relationships," it said in its list of 2015 priorities. In addition, OCIE said it would pay special attention to fees and expenses in private equity. "Given the high rate of deficiencies that we have observed among advisers to private equity funds in connection with fees and expenses, we will continue to conduct examinations in this area."
Exchange fee settlement
Advisory firm Taberna Capital Management, an indirect subsidiary of RAIT, a real estate investment trust, was engaged in the business of managing CDOs, special-purpose vehicles sold to investors in order to invest in fixed-income securities or loans, according to the SEC’s administrative order instituting the settlement. The Taberna CDOs were invested primarily in real estate.
The SEC took action against the firm as a result of the adviser’s "multi-year effort to charge and retain certain fees (known as exchange fees) in connection with restructuring transactions undertaken between Taberna’s collateralized debt obligation clients and the issuers of the underlying obligations in the Taberna CDOs portfolios," the agency said.
If that sounds a bit confusing, here’s the nut of the SEC charge: "Between 2009 and 2012, Taberna … retained over $15 million of exchange fees," the agency said. "As Taberna knew, the exchange fees should have gone to the CDOs, and retention of the exchange fees was impermissible under the governing documents of the Taberna CDOs." Beyond that, the SEC said, the exchange fees "created actual and potential conflicts of interest that Taberna failed to disclose to its clients," something the agency said was in violation of the firm’s fiduciary duty.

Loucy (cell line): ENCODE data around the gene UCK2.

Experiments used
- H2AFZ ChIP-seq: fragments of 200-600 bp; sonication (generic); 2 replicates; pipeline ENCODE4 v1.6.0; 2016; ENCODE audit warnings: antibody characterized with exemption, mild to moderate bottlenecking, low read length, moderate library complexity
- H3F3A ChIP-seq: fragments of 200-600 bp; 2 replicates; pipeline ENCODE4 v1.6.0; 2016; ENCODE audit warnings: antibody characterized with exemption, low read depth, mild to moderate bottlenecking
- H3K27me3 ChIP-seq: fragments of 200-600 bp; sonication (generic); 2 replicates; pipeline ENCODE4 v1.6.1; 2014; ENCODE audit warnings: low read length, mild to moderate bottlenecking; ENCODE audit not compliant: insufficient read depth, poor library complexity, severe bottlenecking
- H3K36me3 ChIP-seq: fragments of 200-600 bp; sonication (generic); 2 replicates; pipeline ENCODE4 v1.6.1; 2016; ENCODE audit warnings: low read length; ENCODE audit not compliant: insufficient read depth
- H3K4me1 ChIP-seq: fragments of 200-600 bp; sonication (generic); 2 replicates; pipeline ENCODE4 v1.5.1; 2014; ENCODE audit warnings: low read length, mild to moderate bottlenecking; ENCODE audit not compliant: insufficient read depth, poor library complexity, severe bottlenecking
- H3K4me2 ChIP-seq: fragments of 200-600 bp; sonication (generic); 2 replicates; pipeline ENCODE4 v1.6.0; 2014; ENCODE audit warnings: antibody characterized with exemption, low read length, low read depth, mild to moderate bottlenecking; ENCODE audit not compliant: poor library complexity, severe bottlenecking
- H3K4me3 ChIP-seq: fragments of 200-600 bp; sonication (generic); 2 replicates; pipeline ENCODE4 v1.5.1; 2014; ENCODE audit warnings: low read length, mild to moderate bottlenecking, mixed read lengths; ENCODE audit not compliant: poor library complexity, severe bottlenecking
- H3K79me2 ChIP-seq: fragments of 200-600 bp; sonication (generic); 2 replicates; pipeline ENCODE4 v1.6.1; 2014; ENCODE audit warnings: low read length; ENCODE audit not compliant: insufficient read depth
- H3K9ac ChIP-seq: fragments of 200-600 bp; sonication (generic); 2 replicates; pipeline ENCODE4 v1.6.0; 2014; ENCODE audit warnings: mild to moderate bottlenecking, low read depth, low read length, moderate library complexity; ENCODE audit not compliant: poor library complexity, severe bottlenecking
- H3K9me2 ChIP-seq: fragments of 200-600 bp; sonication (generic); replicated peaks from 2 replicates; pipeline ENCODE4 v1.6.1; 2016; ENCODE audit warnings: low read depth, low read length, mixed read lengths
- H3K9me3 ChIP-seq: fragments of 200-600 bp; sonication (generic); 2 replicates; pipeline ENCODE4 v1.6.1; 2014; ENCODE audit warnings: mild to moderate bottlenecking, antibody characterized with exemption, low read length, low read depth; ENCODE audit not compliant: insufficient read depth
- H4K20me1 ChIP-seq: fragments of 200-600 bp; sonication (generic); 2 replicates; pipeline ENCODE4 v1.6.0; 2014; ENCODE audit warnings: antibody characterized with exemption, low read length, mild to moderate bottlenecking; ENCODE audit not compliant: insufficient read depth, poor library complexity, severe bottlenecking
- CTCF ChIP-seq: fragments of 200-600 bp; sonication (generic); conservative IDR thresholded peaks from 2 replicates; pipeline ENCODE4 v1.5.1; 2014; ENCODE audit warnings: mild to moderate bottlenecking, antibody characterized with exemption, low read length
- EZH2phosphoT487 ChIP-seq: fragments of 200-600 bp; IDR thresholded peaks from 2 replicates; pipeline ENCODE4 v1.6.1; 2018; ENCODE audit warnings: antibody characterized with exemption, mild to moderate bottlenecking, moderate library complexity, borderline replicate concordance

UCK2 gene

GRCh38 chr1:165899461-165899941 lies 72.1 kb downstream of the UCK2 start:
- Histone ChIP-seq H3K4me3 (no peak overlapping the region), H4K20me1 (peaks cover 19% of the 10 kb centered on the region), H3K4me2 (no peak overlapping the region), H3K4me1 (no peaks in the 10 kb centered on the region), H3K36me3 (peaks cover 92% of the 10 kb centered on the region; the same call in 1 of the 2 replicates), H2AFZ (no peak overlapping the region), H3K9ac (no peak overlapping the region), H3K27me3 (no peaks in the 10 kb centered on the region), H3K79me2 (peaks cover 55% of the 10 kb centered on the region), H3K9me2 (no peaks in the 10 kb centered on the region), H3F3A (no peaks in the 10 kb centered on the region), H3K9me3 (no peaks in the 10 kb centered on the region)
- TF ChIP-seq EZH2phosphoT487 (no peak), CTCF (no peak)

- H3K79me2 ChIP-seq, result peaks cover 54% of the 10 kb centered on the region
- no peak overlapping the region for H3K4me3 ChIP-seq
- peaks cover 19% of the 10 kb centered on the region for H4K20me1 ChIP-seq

The adviser also "obscured its misconduct" by improperly labeling the exchange fees as "third party costs incurred" in various documents, the SEC said, adding that it did not mention them in quarterly reports sent to investors, or in its Forms ADV.
"CDO managers have an obligation to act in the best interests of their CDO clients and communicate fairly with them," said Michael Osnato Jr., chief of the SEC Enforcement Division’s Complex Financial Instruments Unit. "Taberna secretly diverted funds owed to CDO clients, and concealed that diversion and the conflicts it created."
As part of its settlement, Taberna agreed to disgorge $13 million, plus interest of $2 million. In addition, it was required to pay a civil money penalty of $6.5 million, and was barred from being an investment adviser for three years.
The firm was charged with violating Section 15(a) of the Exchange Act, which prohibits engaging in transactions unless registered as a broker-dealer, and Sections 206(1), (2) and (4) of the Advisers Act, as well as Rule 206(4)-8, all of which prohibit fraud. Finally the SEC charged the firm with violating Section 207 for making an untrue statement of material fact in its registration applications or reports. An attorney representing the firm chose not to comment.